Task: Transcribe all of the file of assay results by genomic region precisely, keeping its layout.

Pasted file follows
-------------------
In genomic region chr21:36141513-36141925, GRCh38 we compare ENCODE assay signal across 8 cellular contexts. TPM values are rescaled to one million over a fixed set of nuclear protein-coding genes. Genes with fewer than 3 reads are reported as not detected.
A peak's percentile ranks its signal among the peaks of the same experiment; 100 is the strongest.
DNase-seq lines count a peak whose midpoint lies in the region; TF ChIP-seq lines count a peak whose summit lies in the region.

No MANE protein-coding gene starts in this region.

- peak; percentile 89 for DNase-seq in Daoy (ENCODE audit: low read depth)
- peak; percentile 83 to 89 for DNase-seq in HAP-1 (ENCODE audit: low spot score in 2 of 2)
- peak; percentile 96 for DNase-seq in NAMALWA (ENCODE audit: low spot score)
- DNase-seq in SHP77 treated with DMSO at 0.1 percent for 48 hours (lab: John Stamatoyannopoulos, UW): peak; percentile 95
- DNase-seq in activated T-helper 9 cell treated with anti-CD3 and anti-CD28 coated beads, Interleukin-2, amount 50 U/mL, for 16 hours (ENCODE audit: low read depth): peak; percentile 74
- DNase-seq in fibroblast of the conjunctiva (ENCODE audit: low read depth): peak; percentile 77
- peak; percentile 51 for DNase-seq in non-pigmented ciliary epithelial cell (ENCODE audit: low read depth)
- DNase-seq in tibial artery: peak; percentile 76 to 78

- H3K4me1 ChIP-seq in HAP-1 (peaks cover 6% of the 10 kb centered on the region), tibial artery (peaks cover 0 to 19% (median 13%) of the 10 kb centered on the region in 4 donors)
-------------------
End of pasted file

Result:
In genomic region chr21:36141513-36141925, GRCh38 we compare ENCODE assay signal across 8 cellular contexts. TPM values are rescaled to one million over a fixed set of nuclear protein-coding genes. Genes with fewer than 3 reads are reported as not detected.
A peak's percentile ranks its signal among the peaks of the same experiment; 100 is the strongest.
DNase-seq lines count a peak whose midpoint lies in the region; TF ChIP-seq lines count a peak whose summit lies in the region.

No MANE protein-coding gene starts in this region.

- peak; percentile 89 for DNase-seq in Daoy (ENCODE audit: low read depth)
- peak; percentile 83 to 89 for DNase-seq in HAP-1 (ENCODE audit: low spot score in 2 of 2)
- peak; percentile 96 for DNase-seq in NAMALWA (ENCODE audit: low spot score)
- DNase-seq in SHP77 treated with DMSO at 0.1 percent for 48 hours (lab: John Stamatoyannopoulos, UW): peak; percentile 95
- DNase-seq in activated T-helper 9 cell treated with anti-CD3 and anti-CD28 coated beads, Interleukin-2, amount 50 U/mL, for 16 hours (ENCODE audit: low read depth): peak; percentile 74
- DNase-seq in fibroblast of the conjunctiva (ENCODE audit: low read depth): peak; percentile 77
- peak; percentile 51 for DNase-seq in non-pigmented ciliary epithelial cell (ENCODE audit: low read depth)
- DNase-seq in tibial artery: peak; percentile 76 to 78

- H3K4me1 ChIP-seq in HAP-1 (peaks cover 6% of the 10 kb centered on the region), tibial artery (peaks cover 0 to 19% (median 13%) of the 10 kb centered on the region in 4 donors)